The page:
Growing Up Uniting: a new narrative for our Church
Growing Up Uniting, Edited by William W. Emilsen & Elizabeth A. Watson
Review written by Bethany Broadstock
For many years a powerful narrative about the aging profile of congregations and the absence of younger generations has been shaping the life of the Uniting Church.
In some places, this has been a driving force to set an agenda for action focused on how our communities, structures and indeed the Gospel itself are contextualised and made accessible to each stage of faith and life.
More often than not however, it has been couched in a broader sense of scarcity and decline which has perhaps had even more influence over our collective sense of self than we realise. But it is not the whole truth, as hundreds of highly engaged Uniting Church young people will tell you.
One of the gifts of Growing Up Uniting, then, is to remind us that from the earliest days of the UCA, the Uniting Church has been home to whole new generations. Young people have chosen the UCA as the context for their life of faith: growing up quite literally in its communities, shaped by its life and values and going on to make their own contributions.
In an anthology of personal essays from people aged 18-40, Growing Up Uniting captures the voices of the first two generations to be formed personally, spiritually and theologically in the Uniting Church.
The experiences they contain are as diverse as the 20 people who wrote them and the places from which they were written. The contributors were encouraged to be honest and creative – and to be themselves. The result is a balanced collection of insights which are neither abstract nor romanticise the UCA. Instead they hold up a mirror to the church, celebrating our identity as the Uniting Church and calling us to reflect on where the Spirit is calling us today.
There is great affection for the Uniting Church in these pages and some clear common themes. The contributors speak of the sense of belonging, openness to questions, commitment to justice and Covenant with First Peoples, liberative biblical engagement and a courageous public voice. For many these are key identity markers.
Elvina Kioa Kramer writes about how the Uniting Church gave her the “freedom to explore, freedom to question, and to learn and choose God’s gift of grace.” Craig Corby writes, “I am proud to belong to the Uniting Church—an organisation that is meant to be a movement first and an institution second.”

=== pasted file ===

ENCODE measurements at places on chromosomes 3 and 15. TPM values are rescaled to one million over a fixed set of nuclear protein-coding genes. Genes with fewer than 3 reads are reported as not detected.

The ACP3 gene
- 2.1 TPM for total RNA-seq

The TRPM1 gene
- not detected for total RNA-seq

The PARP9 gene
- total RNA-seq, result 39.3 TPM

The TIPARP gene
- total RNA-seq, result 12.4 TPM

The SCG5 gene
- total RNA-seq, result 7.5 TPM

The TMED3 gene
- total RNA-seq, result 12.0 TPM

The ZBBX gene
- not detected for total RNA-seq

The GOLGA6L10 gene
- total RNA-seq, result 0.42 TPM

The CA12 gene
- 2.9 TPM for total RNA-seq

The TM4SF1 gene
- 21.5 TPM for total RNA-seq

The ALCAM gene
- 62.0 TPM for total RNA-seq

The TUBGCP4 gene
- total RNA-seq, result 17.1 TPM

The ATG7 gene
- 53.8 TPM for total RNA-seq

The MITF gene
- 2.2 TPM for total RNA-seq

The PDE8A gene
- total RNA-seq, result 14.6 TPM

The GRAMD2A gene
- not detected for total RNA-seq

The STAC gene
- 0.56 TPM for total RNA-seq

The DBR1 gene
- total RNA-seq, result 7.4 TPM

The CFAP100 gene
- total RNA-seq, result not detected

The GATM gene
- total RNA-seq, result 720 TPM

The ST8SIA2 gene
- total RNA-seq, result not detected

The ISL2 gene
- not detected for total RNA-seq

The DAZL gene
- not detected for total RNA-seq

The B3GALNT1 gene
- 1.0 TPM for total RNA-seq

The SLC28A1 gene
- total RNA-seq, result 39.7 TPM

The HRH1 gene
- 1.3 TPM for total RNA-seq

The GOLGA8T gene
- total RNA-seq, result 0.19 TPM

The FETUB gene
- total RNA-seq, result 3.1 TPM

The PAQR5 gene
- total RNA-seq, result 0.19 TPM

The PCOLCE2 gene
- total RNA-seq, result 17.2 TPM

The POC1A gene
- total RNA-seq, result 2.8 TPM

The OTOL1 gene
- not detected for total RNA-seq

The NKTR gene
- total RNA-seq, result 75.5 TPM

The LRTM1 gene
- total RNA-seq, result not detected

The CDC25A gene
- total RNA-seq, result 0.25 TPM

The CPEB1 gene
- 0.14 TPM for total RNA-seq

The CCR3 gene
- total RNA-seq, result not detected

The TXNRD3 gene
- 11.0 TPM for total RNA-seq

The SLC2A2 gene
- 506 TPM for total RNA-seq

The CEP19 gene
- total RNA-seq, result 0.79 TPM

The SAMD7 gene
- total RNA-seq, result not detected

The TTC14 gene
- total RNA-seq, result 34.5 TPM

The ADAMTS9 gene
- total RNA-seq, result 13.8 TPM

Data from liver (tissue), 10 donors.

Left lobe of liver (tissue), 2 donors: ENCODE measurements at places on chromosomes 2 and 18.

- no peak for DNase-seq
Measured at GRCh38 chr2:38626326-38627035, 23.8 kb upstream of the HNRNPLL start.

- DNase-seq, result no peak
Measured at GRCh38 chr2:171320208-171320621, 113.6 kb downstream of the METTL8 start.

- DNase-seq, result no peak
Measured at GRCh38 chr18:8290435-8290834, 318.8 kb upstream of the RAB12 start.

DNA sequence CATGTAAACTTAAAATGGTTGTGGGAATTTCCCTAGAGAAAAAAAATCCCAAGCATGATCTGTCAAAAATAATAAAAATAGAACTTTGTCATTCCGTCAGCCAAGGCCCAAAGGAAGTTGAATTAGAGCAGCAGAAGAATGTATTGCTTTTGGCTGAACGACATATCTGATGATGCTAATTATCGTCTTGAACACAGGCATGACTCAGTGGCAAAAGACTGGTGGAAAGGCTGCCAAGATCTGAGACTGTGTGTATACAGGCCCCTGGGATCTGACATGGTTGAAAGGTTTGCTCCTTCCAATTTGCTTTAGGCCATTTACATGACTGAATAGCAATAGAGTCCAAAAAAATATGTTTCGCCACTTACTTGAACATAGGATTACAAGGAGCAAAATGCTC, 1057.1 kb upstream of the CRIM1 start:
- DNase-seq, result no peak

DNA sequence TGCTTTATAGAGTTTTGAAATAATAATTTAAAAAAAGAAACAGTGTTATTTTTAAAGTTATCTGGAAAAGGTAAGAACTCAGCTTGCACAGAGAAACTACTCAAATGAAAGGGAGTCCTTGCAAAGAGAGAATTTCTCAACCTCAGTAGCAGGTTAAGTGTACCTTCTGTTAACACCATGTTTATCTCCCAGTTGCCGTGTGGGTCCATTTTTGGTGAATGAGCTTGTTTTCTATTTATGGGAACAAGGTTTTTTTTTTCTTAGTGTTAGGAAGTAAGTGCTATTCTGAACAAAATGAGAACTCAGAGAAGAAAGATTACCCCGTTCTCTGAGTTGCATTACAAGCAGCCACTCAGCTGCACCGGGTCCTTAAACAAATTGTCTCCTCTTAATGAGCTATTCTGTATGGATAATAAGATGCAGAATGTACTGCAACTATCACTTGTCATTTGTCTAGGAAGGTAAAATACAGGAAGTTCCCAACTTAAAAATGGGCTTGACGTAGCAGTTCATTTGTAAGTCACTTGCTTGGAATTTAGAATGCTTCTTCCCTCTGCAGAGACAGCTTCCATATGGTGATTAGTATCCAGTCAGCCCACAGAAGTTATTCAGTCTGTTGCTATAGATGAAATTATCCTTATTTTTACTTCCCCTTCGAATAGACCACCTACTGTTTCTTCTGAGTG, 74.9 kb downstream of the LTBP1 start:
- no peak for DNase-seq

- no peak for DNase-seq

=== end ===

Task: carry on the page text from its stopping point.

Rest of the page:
Others noted that taking certain things for granted in the Uniting Church – like women’s leadership and an open communion table – was a gift they often only became aware of later. There is much in the UCA’s 44 years to celebrate.
The authors also offer a measured critique, naming the things that may pose a threat to the integrity of our life and witness: aversion to risk, creeping corporatisation, top-heavy bureaucracy and the loss of imagination and vision that characterised union.
Collectively they also warn about the implications of failing to invest in faith formation and mentoring, which may open a leadership and discipleship void. For some contributors this is the true source of decline. Many note the intentional spaces which have been integral to their discipleship including national events like NCYC, NYALC and AboutFace, tertiary ministries, and crucially, local congregations and faith communities.
Contributor Ben Cross speaks of this risk plainly: “If the UCA is collectively either incapable or unwilling to help form young people for Christian discipleship, we might plausibly ask whether it is a good thing for it to continue to exist.”
Others reflect on the willingness of the UCA to be forward-facing. Richard Telfer writes, "People in the Uniting Church should be proud of who we are, a church that is committed to walking into the future.”
Several contributors note their tenuous links to the founding denominations, having no lived experience from the other side of union. This raises interesting questions about how new generations carry forward the story of union and its dissent from denominationalism.
For those that have known no other tradition nor witnessed the process of ‘uniting’, the challenge is that a different kind of denominationalism can emerge.
With the Basis of Union committing us to pursue the broader wholeness of both church and world in an ongoing sense, the generations which continue to grow up Uniting must live this out in fresh ways that make sense for their time. Among other things it means holding our traditions lightly, beloved though they are.
Perhaps in the years to come our commitments to unity and ecumenism will take on a different shape that is less institutional. Instead of being primarily focussed on seeking doctrinal or theological common ground with other denominations, though that is important and will continue, it may become more about a spirit and culture of partnership with others in the pursuit of justice and wholeness for all.
This is a timely book. Right now, through the Act2 project, the Uniting Church is embarking on the biggest conversation we have had since union about the shape, identity and life of the Uniting Church. There is much within these pages that will inform the questions we will ask ourselves about moving boldly and with faith into the future.
I commend the contributors to Growing Up Uniting for their courage. To consider and critique a movement that is so entwined with personal identity asks both vulnerability and hope. It also takes trust that the church stands ready and willing to listen. I hope all UCA members get the chance to hear the voices and insights between these pages.